The 5,000 Fingers of Dr. T

| June 7, 2016

Theodor Seuss Geisel, better known to the world as Dr. Seuss of course, only wrote one feature film: a live action musical called The 5,000 Fingers of Dr. T (1953). Directed by the legendary Stanley Kramer (It’s a Mad, Mad, Mad, Mad WorldGuess Who’s Coming to Dinner), it’s a film I’d been eager to see for ages, having caught snippets of it on TV as a kid, but only recently was able to see it thanks to Mill Creek Entertainment releasing the film on Blu-ray. And it is every bit the treat I’d always surmised it would be!

The bulk of the film takes place within the dreams of young Bart Collins, a boy whose sole problem in life is that he doesn’t want to play piano but his mother and overbearing piano teacher, Dr. Terwilliker (the titular Dr. T), simply won’t let him stop practicing. In his dreams, these problems manifest in a fantasy centered on the evil Dr. T’s attempt to force Bart’s mother into marriage, even as he plots to enslave 500 boys for the purpose of playing his monstrously large piano. The first of these slaves is of course, Bart himself, and it’s up to him and him alone to stop Dr. T from realizing his nefarious dreams.

Bart’s dream world delivers precisely the sort the visuals you’d expect of a work by Dr. Seuss, like a Dr. Seuss book come to life with all its off-kilter buildings and perplexingly massive and barren halls. This is where the film really excels, offering a never-ending stream of eye candy. For the Seussian accuracy of its visuals alone, I recommend checking out The 5,000 Fingers of Dr. T!

The only real problem I had with The 5,000 Fingers of Dr. T is that there isn’t all that much to it beyond the stunning imagery. Narratively, the film contains perhaps 45 minutes of fairly thin material, especially since we know up front that the entire Dr. T caper is a dream. Padding out the running time are a few great character-building scenes, as when Bart and the plumber he wishes his mother would marry go pretend fishing by way of father-son bonding, and a slew of mostly forgettable song and dance numbers. That Seuss wrote the lyrics for the songs surely helps, but there’s certainly nothing in there that can hold a candle to the songs in How the Grinch Stole Christmas (1966). The lyric-less dance routine in Dr. T’s dungeon stands out as the most memorable of the musical numbers, but even then, only the visuals are particularly notable there too.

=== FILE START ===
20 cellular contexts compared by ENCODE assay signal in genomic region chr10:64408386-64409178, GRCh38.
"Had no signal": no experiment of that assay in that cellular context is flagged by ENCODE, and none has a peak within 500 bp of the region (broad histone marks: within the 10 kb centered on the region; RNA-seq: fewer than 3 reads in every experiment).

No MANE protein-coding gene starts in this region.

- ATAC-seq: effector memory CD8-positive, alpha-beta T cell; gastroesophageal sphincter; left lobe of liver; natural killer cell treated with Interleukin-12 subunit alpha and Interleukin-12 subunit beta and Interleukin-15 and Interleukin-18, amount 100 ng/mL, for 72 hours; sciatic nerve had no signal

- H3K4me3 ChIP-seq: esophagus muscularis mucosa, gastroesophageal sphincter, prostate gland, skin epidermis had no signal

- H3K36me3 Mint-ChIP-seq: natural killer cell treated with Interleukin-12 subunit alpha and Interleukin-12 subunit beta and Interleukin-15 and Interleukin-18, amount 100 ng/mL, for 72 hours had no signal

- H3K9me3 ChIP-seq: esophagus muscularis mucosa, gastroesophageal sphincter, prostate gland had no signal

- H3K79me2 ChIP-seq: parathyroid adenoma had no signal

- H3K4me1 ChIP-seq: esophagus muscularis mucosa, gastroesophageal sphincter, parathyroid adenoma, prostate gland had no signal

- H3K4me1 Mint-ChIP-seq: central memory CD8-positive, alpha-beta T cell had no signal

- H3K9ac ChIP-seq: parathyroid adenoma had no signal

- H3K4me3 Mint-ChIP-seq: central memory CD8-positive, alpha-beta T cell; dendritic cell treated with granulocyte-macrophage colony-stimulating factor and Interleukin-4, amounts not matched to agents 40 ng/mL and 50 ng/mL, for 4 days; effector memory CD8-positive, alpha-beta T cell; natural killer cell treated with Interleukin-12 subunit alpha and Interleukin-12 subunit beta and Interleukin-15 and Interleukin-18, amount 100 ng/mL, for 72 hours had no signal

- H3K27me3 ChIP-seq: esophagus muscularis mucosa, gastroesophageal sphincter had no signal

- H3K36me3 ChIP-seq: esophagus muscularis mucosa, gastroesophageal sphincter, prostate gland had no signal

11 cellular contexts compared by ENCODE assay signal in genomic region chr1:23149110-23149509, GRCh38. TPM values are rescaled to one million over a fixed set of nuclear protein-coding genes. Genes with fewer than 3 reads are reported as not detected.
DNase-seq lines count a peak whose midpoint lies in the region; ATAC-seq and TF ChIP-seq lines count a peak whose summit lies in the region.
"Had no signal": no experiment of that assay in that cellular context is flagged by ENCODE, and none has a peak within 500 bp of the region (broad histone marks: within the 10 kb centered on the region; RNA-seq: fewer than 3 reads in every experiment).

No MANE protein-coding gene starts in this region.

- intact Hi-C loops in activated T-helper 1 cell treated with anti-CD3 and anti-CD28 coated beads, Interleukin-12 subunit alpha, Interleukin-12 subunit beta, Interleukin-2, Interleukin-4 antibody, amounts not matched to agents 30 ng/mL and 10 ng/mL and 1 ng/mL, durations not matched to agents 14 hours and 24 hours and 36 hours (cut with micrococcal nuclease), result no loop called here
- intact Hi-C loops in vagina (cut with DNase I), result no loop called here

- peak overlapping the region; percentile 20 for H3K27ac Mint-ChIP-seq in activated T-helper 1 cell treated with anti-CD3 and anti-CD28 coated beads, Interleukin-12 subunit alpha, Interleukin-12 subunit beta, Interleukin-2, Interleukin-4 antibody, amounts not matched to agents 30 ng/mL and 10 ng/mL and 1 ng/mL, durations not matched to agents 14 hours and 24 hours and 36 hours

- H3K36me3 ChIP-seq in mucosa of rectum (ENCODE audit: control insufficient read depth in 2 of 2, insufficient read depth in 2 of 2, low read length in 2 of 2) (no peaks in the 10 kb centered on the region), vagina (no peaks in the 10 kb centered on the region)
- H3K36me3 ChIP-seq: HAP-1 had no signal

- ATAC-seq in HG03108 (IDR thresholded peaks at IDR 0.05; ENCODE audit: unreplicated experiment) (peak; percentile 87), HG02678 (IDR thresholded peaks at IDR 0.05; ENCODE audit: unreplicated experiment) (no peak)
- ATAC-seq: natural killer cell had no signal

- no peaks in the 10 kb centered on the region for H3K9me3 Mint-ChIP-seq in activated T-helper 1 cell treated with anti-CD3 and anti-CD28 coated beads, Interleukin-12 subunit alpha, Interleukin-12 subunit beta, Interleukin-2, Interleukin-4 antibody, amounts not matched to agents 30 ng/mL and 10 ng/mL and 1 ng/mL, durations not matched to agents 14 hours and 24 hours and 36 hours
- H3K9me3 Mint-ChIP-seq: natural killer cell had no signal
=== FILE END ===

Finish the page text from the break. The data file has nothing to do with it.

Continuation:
That said, I suppose I, as a 31-year-old who’s not big into musicals in any way, am not exactly the target audience for the film (though certainly it could have been made more with parents in mind, I suppose). However, my son really liked it, so it could be a good way to introduce kids to older cinema if you’re looking for a way to do that. Plus, if you’re keen on musicals of the era, you’ll likely find a lot to appreciate here yourself. Even still, I’m glad I’ve finally been able to give The 5,000 Fingers of Dr. T a look if for nothing else than to see those distinctly Seussian visuals come to life.

The 5,000 Fingers of Dr. T is currently available on Blu-ray from Mill Creek Entertainment. Though bereft of special features, the release sells for an incredibly reasonable $8.99 on Amazon right now, and it’s totally worth it given the solid visual presentation of the film on this disc. The video appears to capture the film’s original grain structure quite well and the image is almost entirely free of damage and debris—I only spotted one little fleck of debris moving its way across the screen, in fact, but that of course could have been in-camera debris for all I know.

If I have any complaint about the disc it’s that I felt the image could have been brighter and the colors a bit more highly saturated. This of course could just be a personal preference since this may be exactly how the film was intended to be presented, but when I see Technicolor film on Blu-ray, I really want it to pop. I in fact want those Technicolor reds and pinks to appear blindingly bright, as they are on The Adventures of Robin Hood (1938) Blu-ray, for example! But again, that might just be my Technicolor fetish speaking.

About the Author:

Jef is a writer and educator in Chicago, Illinois. He holds a degree in Media & Cinema Studies from DePaul University, but sometimes he drops it and picks it back up again. He's also the Editor-in-Chief of FilmMonthly.com and is fueled entirely by coffee (as if you couldn't tell).
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